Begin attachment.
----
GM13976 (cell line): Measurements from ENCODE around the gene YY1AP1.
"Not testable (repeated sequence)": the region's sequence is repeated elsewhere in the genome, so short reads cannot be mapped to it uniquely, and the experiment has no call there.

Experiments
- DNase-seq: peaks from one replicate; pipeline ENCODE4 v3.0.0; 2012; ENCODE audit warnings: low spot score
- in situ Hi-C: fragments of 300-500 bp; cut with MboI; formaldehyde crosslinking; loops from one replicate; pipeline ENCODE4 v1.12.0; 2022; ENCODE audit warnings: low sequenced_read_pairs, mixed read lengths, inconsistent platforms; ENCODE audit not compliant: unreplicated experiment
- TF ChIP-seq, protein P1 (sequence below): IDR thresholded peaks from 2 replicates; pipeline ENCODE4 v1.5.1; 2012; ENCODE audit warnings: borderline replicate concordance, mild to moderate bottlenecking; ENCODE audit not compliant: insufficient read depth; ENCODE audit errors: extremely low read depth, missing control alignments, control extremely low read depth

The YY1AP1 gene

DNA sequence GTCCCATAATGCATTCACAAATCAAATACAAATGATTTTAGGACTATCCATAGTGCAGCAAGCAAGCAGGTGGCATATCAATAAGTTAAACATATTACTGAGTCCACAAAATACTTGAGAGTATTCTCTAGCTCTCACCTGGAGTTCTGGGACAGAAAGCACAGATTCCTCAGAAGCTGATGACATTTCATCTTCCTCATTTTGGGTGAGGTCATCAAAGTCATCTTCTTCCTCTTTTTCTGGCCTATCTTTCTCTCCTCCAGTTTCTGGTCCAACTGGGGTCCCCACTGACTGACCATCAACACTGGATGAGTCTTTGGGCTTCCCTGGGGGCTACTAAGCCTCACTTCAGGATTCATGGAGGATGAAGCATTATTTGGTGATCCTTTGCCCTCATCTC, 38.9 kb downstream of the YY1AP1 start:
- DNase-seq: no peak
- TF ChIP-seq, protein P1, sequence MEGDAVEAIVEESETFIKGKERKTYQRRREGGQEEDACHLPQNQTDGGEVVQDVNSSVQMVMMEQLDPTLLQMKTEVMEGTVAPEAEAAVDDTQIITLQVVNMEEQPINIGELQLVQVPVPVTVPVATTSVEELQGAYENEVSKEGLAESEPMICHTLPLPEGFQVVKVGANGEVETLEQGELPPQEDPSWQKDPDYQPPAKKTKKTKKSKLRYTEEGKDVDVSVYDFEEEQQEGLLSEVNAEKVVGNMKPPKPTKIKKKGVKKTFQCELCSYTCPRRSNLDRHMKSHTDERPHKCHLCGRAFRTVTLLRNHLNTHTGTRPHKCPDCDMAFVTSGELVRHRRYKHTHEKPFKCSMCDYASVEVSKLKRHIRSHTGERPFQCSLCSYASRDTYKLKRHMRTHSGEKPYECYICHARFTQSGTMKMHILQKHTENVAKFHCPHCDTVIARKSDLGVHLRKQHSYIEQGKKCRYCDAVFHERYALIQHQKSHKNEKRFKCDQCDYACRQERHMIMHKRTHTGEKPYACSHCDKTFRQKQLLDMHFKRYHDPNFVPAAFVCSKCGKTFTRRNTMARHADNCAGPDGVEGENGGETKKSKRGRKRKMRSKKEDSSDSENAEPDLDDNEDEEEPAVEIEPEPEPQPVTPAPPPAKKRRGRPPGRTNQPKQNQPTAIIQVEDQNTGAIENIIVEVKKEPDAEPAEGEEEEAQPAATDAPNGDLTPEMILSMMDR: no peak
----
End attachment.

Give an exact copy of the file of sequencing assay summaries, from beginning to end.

GM13976 (cell line): Measurements from ENCODE around the gene YY1AP1.
"Not testable (repeated sequence)": the region's sequence is repeated elsewhere in the genome, so short reads cannot be mapped to it uniquely, and the experiment has no call there.

Experiments
- DNase-seq: peaks from one replicate; pipeline ENCODE4 v3.0.0; 2012; ENCODE audit warnings: low spot score
- in situ Hi-C: fragments of 300-500 bp; cut with MboI; formaldehyde crosslinking; loops from one replicate; pipeline ENCODE4 v1.12.0; 2022; ENCODE audit warnings: low sequenced_read_pairs, mixed read lengths, inconsistent platforms; ENCODE audit not compliant: unreplicated experiment
- TF ChIP-seq, protein P1 (sequence below): IDR thresholded peaks from 2 replicates; pipeline ENCODE4 v1.5.1; 2012; ENCODE audit warnings: borderline replicate concordance, mild to moderate bottlenecking; ENCODE audit not compliant: insufficient read depth; ENCODE audit errors: extremely low read depth, missing control alignments, control extremely low read depth

The YY1AP1 gene

DNA sequence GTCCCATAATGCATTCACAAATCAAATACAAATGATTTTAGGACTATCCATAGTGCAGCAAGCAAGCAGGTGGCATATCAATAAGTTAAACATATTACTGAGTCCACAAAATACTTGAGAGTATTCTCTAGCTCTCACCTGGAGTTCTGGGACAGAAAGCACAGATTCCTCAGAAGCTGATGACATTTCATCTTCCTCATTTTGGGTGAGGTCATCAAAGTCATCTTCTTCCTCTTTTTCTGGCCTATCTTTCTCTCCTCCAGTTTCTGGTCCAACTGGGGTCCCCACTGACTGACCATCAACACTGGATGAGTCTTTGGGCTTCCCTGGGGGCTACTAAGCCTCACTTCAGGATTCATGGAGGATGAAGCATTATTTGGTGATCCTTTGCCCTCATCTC, 38.9 kb downstream of the YY1AP1 start:
- DNase-seq: no peak
- TF ChIP-seq, protein P1, sequence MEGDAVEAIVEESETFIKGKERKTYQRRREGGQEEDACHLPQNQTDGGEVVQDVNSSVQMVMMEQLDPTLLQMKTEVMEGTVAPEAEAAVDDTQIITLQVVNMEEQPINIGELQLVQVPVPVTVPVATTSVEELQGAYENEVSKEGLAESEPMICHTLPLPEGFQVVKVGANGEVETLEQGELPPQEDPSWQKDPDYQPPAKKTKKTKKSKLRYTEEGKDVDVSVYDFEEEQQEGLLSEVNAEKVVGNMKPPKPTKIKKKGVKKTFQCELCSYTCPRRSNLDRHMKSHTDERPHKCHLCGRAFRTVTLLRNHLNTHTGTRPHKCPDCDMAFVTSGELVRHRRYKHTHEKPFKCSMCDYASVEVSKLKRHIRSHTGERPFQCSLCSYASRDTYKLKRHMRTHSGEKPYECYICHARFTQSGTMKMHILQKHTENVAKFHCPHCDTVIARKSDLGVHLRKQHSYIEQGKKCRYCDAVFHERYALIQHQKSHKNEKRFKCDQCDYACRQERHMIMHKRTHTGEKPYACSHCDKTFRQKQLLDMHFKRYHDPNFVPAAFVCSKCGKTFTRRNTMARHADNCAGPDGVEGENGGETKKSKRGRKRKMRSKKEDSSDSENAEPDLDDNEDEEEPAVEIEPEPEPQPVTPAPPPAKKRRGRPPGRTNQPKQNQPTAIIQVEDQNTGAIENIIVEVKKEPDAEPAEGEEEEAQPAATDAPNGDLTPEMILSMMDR: no peak